This page provides an outline of the historical context of risk engineering and management.
Possibly the earliest evidence of risk management to increase the chances of success in the face of obstacles is from 2,500 years ago. In The Art of War, Ancient Chinese philosopher and General Sun Tzu documents the need for Military Generals to carry out comprehensive threat assessments of their surrounding environment in order to understand their probability of winning a battle. This includes extensive discussion of planning for risk.
Around the 13th century, probability theory emerged as a means of better understanding the probability of winning in games or gambling.
Four centuries later, European trade merchants frustrated about the high risk and uncertain nature of sea journeys devised insurance strategies to hedge against the risk of merchant ships not returning from travel.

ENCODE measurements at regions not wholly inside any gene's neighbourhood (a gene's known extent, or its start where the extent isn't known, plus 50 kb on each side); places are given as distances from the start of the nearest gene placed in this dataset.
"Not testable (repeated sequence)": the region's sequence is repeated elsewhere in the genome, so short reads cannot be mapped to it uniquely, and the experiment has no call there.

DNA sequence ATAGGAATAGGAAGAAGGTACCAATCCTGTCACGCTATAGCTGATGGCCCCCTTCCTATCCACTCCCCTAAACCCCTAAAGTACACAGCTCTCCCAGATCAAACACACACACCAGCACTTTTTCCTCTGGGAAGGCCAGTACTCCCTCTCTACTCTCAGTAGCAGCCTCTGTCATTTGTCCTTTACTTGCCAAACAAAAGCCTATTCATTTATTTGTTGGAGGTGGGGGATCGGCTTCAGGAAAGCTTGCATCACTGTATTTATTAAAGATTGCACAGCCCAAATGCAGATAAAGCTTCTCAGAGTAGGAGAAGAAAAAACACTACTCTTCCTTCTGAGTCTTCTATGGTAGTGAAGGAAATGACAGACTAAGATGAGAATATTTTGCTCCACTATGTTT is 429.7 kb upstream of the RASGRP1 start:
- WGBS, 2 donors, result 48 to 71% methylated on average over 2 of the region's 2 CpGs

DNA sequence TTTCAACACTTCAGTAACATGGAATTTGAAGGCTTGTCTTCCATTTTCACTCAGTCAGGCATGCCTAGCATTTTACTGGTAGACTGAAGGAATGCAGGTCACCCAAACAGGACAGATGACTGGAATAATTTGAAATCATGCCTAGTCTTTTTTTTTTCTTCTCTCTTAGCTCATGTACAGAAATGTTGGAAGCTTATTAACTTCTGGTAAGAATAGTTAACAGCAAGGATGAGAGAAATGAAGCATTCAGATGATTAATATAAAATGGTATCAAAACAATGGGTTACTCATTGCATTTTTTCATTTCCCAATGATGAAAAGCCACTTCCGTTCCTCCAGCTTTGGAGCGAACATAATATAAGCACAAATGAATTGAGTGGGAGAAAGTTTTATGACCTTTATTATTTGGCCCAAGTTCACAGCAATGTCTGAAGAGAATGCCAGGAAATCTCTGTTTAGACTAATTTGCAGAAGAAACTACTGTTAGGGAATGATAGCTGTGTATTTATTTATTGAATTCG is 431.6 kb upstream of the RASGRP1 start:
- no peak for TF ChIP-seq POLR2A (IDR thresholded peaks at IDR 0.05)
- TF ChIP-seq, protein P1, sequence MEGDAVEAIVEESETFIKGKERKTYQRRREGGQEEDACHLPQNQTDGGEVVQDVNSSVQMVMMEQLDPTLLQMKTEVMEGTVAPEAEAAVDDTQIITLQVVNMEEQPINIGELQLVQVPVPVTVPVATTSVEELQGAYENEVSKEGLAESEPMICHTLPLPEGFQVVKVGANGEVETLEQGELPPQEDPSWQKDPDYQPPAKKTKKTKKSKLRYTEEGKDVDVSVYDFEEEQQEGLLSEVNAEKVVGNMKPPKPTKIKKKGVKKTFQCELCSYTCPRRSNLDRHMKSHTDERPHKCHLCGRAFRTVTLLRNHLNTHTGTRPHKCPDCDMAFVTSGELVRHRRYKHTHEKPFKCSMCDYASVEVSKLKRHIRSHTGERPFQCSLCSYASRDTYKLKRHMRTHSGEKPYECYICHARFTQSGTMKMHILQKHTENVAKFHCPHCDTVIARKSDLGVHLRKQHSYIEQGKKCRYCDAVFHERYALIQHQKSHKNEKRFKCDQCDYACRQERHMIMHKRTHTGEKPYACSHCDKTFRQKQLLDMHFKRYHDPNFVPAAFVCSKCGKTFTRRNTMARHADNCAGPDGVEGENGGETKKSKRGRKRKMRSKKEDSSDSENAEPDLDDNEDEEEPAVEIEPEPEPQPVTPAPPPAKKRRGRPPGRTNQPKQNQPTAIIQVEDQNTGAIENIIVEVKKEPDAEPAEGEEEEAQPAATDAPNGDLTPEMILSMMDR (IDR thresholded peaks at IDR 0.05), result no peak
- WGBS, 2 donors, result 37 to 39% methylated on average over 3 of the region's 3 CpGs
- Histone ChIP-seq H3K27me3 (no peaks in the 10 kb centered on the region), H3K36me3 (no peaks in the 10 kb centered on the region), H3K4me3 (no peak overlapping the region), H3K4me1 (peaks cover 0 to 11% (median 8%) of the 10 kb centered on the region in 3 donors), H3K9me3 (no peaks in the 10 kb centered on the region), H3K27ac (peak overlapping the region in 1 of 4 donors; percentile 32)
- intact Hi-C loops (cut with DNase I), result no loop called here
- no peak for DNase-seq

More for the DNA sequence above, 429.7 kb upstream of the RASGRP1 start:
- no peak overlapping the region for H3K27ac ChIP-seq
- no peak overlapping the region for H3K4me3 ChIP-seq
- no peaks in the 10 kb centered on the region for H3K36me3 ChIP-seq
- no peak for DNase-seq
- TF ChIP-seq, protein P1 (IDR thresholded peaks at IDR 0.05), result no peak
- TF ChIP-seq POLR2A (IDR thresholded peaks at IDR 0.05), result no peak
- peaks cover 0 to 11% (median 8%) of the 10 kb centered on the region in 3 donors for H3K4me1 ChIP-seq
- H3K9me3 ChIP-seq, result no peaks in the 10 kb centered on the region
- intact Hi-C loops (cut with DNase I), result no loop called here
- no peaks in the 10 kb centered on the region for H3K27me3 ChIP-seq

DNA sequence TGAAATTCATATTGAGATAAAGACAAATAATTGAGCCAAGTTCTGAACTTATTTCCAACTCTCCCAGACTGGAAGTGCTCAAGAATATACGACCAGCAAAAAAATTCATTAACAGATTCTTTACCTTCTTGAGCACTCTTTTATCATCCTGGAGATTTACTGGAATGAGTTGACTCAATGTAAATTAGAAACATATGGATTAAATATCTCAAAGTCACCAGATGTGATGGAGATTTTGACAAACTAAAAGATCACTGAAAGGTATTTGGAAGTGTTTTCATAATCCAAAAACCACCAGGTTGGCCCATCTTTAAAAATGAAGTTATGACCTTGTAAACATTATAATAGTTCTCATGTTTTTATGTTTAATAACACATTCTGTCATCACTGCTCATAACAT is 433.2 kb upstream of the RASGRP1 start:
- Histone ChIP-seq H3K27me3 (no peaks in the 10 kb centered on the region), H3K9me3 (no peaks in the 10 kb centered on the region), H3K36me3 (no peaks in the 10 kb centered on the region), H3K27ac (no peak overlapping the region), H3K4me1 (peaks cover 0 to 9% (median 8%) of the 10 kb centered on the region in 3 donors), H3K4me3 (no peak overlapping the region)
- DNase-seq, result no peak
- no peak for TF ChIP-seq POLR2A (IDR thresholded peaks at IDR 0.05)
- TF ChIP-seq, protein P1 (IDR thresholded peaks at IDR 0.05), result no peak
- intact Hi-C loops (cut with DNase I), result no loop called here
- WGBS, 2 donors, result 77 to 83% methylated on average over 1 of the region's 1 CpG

After World War II the world moved into the globalisation era, where large organisations expanded to take advantage of international sales opportunities. This led to soaring insurance premiums as companies were exposed to more risk and uncertainty. In response, global organisations started to look for ways to ‘self-insure’ through improved internal risk management. This spawned the Internal Control and Enterprise-Wide Risk Management disciplines.
In the present day, risk management is a commonly accepted management discipline. It is considered a critical component of most forms of strategic and operational management, in a wide range of professional specialisations, engineering disciplines, application categories and industries.
The information on this page was primarily drawn from:
- Webinar titled ‘Perspectives on Risk: Engineers, frameworks and new ways of thinking’, delivered to REBOK Community on 29 May 2018 by Warren Black, Principal and Founder, Complexus
Edited by Nadine Cranenburgh